ScreenAnarchy and Arrow Video USA are teaming up for a few very awesome Blu-ray giveaways over the next week and we're happy to start this off with a pair of Sho Kosugi classics, Pray for Death and Rage of Honor. We've checked these discs out and they are awesome!
The Pray for Death disc features the extra-violent uncensored version of the film for the first time ever in HD and Rage of Honor features an exclusive career-retrospective interview with Kosugi. Both discs are fantastic, and just in case you weren't sold, here are a couple of excerpts from my reviews of each.
Pray for Death:
Pray for Death was cut to receive an R rating for theatrical release and for years the only home video releases in the US were using this same version of the film, including a fairly recent Fox MOD DVD release. Arrow Video has stepped up their game in including the noticeably gorier and nastier uncut version that has been available on overseas home video for a while. The added footage definitely adds a grittier tone to the film, which is already pretty nasty, but the practical effects utilized in these scenes of violence definitely deserve to be seen.
Thanks to Arrow Video, we now have what is the definitive version of this delightfully over the top movie. Pray for Death does exactly what it sets out to do, and that is to entertain with really awful bad guys, really upstanding good guys, and a whole lot of ninja action. If you ever made ninja stars out of your notebook paper as a kid in school, you’re going to love it!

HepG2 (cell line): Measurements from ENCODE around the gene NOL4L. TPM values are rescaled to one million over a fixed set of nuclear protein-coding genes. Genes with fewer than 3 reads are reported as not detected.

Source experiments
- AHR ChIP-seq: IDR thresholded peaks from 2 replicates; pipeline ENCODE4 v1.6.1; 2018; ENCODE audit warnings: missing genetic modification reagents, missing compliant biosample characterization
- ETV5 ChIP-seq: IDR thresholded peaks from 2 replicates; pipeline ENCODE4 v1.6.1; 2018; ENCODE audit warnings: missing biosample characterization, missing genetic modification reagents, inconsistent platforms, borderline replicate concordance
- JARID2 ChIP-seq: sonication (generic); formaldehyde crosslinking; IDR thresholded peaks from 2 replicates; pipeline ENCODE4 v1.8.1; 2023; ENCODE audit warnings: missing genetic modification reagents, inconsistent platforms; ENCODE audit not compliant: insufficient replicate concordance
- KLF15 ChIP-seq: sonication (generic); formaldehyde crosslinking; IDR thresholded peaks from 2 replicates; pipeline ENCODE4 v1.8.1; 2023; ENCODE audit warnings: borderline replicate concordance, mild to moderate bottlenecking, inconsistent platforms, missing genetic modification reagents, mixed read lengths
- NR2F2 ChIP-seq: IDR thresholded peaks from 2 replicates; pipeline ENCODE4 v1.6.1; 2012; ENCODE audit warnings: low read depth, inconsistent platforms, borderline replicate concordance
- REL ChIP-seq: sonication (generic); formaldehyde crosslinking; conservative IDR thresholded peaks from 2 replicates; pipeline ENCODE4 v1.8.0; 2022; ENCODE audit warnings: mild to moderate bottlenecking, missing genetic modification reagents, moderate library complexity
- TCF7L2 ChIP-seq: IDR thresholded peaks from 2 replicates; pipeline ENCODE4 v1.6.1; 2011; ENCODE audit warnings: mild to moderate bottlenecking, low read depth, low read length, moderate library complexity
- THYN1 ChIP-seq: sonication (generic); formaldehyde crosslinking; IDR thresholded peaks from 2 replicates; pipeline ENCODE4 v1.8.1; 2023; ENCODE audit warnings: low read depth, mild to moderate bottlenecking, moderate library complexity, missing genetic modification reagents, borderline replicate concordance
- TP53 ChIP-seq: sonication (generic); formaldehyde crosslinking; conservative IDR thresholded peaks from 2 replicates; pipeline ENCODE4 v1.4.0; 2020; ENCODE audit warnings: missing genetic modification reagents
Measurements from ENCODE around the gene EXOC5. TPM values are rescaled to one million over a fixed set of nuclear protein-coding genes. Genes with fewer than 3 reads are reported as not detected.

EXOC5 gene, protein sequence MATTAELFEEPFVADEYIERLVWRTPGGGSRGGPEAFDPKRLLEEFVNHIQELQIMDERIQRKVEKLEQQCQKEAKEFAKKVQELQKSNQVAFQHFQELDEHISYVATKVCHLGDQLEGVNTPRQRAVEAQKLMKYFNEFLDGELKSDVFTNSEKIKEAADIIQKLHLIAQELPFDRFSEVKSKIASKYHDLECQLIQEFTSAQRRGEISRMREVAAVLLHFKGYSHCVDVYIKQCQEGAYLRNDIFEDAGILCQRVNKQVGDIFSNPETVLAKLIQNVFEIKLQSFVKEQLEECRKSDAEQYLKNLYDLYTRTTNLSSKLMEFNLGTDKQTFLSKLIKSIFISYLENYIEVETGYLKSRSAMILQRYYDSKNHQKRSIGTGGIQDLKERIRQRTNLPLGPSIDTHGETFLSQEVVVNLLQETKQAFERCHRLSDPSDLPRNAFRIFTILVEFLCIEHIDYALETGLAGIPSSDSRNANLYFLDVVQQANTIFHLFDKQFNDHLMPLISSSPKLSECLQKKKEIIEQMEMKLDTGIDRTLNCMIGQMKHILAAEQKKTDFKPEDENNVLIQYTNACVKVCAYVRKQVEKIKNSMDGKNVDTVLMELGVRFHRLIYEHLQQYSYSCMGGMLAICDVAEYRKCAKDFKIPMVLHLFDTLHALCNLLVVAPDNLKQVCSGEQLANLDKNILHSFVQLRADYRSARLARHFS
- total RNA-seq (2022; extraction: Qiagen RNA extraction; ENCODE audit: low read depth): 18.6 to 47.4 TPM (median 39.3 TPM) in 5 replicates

Rage of Honor:
Like Pray for Death before it, Rage of Honor looks fantastic in this new HD transfer from MGM and Arrow Video. The image is nearly spotless and its appearance belies its age to a large degree. The audio, while not flashy, is also effective and full, in spite of only sporting the original mono track. There are no notable drop outs and no unnecessary noise. Overall a very satisfying A/V presentation.
Arrow Video provides a conclusion to the career spanning interview with Kosugi begun on the Pray for Death disc, and he proves to be an entertaining and affable interview subject. He talks about his later career and hopes for the future comeback after a supporting role in 2009's Ninja Assassin. He talks about his children, and specifically Kane, who has followed in his footsteps making a splash in martial arts films. Overall, the interview is very engaging, and Arrow Video and producer Edwin Samuelson deserve recognition for landing this meeting with Kosugi who hasn't sat for an interview in a long time. Also present is Chris Poggiali to talk about the rush of American ninja films in the eighties. Poggiali discusses the beginning of the trend with Franco Nero's Enter the Ninja all the way through the bitter end, not afraid to mention the fact that many of these films were duds. Rounding out the extras are an interview with composer at large Stelvio Cipriani and a booklet featuring new writing from Derek Botelho as well as an excerpt from Kosugi's forthcoming book, Yin-Yang Code: The Drums of Tenkai-Bo. A wonderfully complete package that is at least as good as the film for which it has been compiled.
To score a chance at this fantastic prize pack, just send an e-mail to me at josh [at] ScreenAnarchy [dot] net with the subject line "Sho Nuff!" and your name and U.S. address in the body. That's it! I'll be drawing one winner next Thursday at noon Central time.
If Sho Kosugi isn't your favorite action star, don't worry, we have a couple of other giveaways coming up over the next week that are sure to pique your interest!
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